B.C. strips rights of condo investors, according to investor

The Court of Appeals upheld a strata bylaw that permits only one unit to be rented at any one time within a Vancouver condo building.

A total of 158 units comprise 1445 Marpole Avenue, Hycroft Towers, in Vancouver. And of those units, only one can be rented out at a given time, despite an appeal.

The appeal was brought forth by four family member investors who, together, own three units in the building. They had previously rented out one of the three units, despite their application to do so being rejected by the strata council. That was in violation of the strata bylaws, which were upheld by the ruling.

And according to one investor, there is nothing th investors can do.

“The bylaws were in the condominium documents when the owners bought the property. Each condo board has its own by-laws which must follow the Strata Property Act,” Tim Mangat, a seasoned investor, told CREW sister publication, MortgageBrokerNews.ca. “It's always the owner's responsibility to understand the rules and regulations and adhere to them.”

It’s an interesting case that certainly draws attention to the importance of thoroughly reading strata agreements prior to selling.

As Mangat points out, property purchasers have a “bundle of rights,” which includes the right of possession, control, exclusion, enjoyment disposition.

However, this particular ruling is the result of British Columbia’s government prioritizing the rights of the collective condo board than the individual owner, according to Mangat.

“The BC government has more of a socialist view for the rights of a condo owner, stripping away individual rights and allowing more control to the condo board under the protection of the Strata Act,” Mangat said.

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  • by Terry D 2016-08-12 11:17:57 AM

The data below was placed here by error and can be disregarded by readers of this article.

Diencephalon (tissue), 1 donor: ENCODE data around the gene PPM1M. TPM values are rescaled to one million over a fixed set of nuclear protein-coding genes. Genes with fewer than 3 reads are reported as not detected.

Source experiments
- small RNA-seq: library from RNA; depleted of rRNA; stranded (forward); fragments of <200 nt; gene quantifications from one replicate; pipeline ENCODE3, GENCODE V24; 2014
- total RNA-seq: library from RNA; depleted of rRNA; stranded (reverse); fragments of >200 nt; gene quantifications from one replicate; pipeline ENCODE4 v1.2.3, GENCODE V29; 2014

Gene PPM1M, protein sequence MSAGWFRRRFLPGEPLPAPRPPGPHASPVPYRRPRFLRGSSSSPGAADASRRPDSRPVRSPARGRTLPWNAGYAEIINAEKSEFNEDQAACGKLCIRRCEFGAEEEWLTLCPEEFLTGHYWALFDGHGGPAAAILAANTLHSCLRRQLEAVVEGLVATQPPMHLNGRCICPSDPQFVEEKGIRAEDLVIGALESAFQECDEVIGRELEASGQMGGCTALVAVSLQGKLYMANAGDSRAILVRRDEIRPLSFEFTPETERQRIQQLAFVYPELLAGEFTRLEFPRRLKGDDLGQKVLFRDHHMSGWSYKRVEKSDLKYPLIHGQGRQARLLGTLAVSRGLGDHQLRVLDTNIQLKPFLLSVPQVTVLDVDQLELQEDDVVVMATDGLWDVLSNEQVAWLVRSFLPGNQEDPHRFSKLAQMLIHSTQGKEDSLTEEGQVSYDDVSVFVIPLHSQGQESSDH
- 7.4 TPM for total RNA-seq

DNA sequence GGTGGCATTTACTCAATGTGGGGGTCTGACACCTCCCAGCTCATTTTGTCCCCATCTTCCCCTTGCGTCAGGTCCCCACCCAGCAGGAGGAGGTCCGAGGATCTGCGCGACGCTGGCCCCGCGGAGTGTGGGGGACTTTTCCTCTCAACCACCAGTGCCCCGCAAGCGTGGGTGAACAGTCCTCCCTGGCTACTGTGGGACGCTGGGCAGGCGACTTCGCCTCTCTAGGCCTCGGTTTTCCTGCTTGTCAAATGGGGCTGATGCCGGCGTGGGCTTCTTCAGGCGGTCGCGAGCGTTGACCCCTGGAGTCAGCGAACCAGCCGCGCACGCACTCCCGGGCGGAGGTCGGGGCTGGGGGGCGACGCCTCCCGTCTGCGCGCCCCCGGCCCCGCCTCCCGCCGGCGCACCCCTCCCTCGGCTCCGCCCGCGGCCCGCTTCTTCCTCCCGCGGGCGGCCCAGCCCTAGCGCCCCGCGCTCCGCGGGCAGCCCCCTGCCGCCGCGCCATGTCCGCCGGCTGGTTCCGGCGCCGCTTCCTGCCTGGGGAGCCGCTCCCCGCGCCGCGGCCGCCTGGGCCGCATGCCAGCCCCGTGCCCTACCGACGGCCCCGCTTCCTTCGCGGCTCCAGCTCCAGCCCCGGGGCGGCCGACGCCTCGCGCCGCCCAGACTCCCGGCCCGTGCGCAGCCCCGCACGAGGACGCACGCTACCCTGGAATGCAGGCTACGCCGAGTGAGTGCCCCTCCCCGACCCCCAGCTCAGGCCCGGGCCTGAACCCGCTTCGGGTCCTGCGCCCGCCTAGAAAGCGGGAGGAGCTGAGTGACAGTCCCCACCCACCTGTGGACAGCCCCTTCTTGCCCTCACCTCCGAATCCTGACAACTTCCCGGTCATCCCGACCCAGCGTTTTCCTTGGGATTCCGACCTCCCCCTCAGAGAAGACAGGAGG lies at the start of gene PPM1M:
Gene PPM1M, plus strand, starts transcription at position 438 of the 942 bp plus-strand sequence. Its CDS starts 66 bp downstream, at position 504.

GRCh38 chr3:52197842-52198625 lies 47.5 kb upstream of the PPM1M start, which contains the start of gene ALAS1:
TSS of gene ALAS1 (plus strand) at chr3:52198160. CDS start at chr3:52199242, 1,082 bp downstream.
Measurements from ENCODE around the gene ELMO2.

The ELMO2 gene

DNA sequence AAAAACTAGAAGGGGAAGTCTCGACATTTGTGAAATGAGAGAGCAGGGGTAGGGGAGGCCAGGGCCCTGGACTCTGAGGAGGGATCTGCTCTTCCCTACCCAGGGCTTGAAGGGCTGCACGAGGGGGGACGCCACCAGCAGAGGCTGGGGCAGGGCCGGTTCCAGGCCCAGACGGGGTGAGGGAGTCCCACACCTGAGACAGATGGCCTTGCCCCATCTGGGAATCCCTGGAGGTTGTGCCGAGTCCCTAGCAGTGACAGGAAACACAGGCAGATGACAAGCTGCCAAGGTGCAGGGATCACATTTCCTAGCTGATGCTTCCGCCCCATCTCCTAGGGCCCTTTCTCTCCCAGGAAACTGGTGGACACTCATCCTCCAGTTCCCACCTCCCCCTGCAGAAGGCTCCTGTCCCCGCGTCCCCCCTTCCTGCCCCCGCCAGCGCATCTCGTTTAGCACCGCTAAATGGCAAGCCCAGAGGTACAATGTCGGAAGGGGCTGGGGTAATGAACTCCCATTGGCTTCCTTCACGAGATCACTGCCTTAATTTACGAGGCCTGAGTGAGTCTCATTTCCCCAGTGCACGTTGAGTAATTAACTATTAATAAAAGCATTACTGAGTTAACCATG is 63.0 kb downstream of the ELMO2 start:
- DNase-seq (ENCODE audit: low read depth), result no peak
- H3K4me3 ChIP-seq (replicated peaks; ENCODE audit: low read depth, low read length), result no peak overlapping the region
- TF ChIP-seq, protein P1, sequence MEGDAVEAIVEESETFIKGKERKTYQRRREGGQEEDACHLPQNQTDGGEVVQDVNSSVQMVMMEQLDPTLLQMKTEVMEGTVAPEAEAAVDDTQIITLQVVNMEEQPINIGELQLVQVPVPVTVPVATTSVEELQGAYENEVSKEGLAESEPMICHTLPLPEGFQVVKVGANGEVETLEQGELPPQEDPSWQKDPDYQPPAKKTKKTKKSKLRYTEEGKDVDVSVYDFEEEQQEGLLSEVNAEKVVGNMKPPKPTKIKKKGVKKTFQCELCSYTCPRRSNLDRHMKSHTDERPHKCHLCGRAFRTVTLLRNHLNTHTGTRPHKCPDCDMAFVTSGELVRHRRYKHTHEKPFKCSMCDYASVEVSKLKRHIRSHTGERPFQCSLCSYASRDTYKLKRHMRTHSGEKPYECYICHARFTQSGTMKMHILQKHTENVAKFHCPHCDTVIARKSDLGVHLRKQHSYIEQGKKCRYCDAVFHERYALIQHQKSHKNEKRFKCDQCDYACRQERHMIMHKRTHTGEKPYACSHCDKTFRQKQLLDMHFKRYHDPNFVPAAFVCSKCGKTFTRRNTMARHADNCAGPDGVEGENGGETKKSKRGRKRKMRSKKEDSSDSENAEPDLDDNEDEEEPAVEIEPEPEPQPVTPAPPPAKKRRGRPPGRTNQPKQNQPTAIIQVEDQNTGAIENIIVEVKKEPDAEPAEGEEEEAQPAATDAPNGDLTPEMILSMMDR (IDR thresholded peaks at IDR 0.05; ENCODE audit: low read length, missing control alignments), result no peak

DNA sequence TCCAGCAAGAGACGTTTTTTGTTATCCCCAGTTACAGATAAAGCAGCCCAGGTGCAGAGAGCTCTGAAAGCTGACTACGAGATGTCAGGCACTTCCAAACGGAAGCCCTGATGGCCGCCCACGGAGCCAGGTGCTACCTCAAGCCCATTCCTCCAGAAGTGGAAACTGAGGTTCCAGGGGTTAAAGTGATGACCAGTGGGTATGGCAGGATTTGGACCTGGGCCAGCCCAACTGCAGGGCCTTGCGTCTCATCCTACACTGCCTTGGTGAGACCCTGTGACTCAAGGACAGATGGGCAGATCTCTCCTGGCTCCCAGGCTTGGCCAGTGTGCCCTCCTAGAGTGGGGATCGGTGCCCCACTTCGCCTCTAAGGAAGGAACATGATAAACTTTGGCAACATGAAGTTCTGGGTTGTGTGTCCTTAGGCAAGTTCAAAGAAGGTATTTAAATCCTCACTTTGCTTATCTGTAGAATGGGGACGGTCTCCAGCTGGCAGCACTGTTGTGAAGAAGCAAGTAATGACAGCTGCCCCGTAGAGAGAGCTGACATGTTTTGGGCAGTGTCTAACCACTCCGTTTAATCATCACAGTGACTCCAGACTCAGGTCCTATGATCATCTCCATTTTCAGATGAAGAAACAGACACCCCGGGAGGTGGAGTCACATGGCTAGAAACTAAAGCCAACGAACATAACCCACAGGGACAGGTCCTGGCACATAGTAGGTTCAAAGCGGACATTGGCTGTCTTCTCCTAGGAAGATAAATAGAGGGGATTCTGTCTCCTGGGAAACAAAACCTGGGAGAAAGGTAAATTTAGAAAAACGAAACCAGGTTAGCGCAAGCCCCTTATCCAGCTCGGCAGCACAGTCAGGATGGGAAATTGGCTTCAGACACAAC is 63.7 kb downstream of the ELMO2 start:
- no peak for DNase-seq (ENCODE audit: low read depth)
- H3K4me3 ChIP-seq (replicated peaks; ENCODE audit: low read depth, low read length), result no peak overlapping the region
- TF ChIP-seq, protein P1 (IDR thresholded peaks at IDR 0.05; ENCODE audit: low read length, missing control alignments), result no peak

Condo living is high density living meaning that the actions of one resident almost always affect the neighbours more so than in the case of fee simple. Laws which address this higher density living and greater impact are not "socialist" but rather are democratically enacted to address social living; the distinction is significant.

    Anyone making an investment without appreciating the bundle of rights attached to the investment is not being duly diligent. This applies no less to purchasers of condos than to purchasers of any other investment. Reviewing condo property legislation, as well as bylaws and other rules enacted by the relevant strata corporation, are basic steps before buying a condo; hopefully a basic step of which investors (and, if applicable, their real estate agents) should not need reminding. The outcome of the case is hardly surprising; the only thing surprising was that the issue was taken to court at all.

  • by Jeff J 2016-08-12 12:25:55 PM

    They knew the bylaws, or should have, when they bought the unit(s). If they did not, or chose to ignore these bylaws, that's on them. I have zero sympathy for the owners in this case.

  • by Vancouver Realtor 2016-08-12 12:52:12 PM

    Buying a strata title property such as a townhome or apartment it is
    imperative for a buyer to 'read' the monthly strata meetings, Annual
    General Meeting minutes along with all the 'rules' and specifically the
    'Bylaws' The rules and bylaws are 'enforceable' and a buyer should
    not take them lightly, especially if they are considering the property
    as an investment and rent the property.

    The current trend for many strata corporations comprised of the strata
    lot owners is too lessen the % or number of units that can be leased.
    Why? one only needs to read the monthly strata meeting minutes that
    record strata lot 'complaints' over noise, disregard for the bylaws and
    constant bylaw infractions. Move-in and move-out damage, etc.

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